President Obama’s reelection campaign brought 40 engineers into their ranks to build the technology they needed to get the president reelected. This is the very human story of how they helped out, even if they never fit in.
Read more. [Image: Daniel X. O’Neil]
The Republican ticket’s merchandise can now be bought cheap.
Read more. [Image: AP]
After nearly $1 billion spent on TV advertising, dozens of debates, and countless primaries, caucuses, and polls, today is the day: Election Day 2012. Republican hopefuls battled through state contests, winnowing the group down to the eventual nominee, Mitt Romney. The incumbent, President Barack Obama, formally announced his re-election campaign on April 4, 2011, and began engaging Mitt Romney once it became apparent he would get the Republican nomination. Since then, both teams have traveled thousands of miles on cross-country trips from strongholds to swing states to ask for your vote. Gathered here are photographs from the trail, a look back at Campaign 2012 as it comes to a close.
See more. [Images: AP, Reuters, Getty]
[Images: Sunlight Foundation, Wesleyan Media Project, Ward Room]
The last campaign GIF of his last campaign.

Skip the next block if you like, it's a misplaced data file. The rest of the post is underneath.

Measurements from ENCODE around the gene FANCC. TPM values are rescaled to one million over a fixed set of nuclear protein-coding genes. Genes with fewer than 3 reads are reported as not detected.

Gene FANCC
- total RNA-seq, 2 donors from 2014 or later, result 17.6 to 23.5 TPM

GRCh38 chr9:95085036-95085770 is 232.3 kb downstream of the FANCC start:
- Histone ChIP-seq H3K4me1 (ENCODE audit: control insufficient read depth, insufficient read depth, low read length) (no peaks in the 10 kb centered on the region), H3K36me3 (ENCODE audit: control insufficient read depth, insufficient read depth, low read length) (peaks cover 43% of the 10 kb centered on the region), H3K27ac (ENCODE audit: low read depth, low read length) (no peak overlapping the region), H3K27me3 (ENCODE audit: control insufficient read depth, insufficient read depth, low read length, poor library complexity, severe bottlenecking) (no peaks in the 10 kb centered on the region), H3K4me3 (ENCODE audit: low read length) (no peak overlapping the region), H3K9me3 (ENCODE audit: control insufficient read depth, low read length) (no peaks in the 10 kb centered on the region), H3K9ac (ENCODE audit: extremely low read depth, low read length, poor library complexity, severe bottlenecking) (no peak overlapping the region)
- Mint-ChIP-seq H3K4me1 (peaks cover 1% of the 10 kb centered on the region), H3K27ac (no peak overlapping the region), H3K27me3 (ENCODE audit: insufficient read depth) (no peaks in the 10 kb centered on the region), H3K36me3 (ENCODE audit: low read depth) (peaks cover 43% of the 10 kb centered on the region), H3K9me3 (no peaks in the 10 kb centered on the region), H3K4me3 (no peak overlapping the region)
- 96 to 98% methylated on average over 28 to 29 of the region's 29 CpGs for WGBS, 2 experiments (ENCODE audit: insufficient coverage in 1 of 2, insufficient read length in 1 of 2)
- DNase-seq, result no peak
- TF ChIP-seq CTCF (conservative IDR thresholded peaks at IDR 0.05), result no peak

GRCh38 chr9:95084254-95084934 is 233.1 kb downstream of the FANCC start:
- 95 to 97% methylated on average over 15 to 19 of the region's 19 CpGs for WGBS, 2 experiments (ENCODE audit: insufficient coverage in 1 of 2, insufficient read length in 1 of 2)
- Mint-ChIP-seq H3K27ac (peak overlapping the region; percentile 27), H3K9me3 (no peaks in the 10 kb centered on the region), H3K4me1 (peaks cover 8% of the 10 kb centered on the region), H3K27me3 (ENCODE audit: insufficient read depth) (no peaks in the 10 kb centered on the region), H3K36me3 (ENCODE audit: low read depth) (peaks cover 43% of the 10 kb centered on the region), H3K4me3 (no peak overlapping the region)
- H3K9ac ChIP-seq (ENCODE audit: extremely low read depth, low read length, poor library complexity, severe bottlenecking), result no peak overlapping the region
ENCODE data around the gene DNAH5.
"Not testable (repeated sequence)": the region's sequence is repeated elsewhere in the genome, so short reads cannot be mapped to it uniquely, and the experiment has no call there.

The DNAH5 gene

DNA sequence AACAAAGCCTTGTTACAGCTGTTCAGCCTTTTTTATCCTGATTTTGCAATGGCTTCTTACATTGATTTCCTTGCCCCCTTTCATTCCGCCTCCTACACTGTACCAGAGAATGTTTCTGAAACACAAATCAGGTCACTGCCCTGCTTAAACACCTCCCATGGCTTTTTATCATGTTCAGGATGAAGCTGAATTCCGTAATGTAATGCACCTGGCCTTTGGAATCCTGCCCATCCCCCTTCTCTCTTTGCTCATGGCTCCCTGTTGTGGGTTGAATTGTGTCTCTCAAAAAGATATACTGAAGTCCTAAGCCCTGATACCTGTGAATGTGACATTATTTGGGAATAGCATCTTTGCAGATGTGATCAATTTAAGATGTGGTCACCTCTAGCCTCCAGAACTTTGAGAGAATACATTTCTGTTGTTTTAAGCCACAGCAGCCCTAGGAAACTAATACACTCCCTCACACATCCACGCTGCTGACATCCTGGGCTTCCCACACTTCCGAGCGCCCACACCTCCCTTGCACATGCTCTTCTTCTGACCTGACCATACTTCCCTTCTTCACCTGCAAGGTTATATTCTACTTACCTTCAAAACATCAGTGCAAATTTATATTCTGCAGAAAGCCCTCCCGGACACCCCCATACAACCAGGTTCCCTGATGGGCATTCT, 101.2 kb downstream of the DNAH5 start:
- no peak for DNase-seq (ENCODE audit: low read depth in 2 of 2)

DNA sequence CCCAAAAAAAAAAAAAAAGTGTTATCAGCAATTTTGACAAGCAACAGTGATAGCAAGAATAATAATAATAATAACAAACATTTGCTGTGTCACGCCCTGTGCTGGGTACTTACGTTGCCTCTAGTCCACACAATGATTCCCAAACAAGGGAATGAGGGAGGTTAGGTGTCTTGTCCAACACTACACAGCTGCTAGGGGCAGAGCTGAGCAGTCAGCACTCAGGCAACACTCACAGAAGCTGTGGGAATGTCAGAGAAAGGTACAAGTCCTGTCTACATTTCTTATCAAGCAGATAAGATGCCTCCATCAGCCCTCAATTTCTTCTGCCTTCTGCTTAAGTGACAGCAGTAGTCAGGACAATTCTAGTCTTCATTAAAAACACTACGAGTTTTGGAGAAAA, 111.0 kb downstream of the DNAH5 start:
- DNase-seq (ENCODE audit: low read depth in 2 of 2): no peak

Alright, go vote.
Banks “frankly own the place,” Sen. Dick Durbin famously said of Washington during the debate over financial regulation in 2010. And when it comes to total contributions for big donors, you can see what he’s talking about in this chart. (FIRE = the Finance, Insurance and Real Estate sector) Read more.
[Image: Sunlight Foundation/Highcharts]
Could Bad Business Deals Sink Donald Trump? The Atlantic’s Joshua Green asks the question:
Last night, NBC News did a damning expose of Trump’s record, which is replete with bankruptcies, lawsuits, and aggrieved former investors. But that only scratched the surface. Trump’s hilarious, bombastic dismissal of Mitt Romney’s business career, coupled with his heightened political profile and rampant egotism, suddenly seems to be rubbing Wall Street folks the wrong way. Financiers who chuckled about Trump, have become peeved and willing to share their thoughts on his business acumen.
Earlier this evening, I had the opportunity to get the unvarnished thoughts of a former Deutsche Bank employee familiar with Trump from this $640-million deal gone awry on the Trump International Hotel & Tower in Chicago. Trump was sued to collect on a $40-million personal guarantee that was part of the deal. Suffice it to say, the banker held a dim view of the Donald. “[The Chicago deal] was pretty minor given all the other things going on at the time. Real estate developers do default from time to time,” he said. “But this guy has been doing it for 20 years, failing. Remember the Trump Shuttle? That’s why he’ll never run. His finances just won’t hold up to scrutiny. It’s pretty well known in financial circles that this guy is a deadbeat.”
Read the rest of the story at The Atlantic.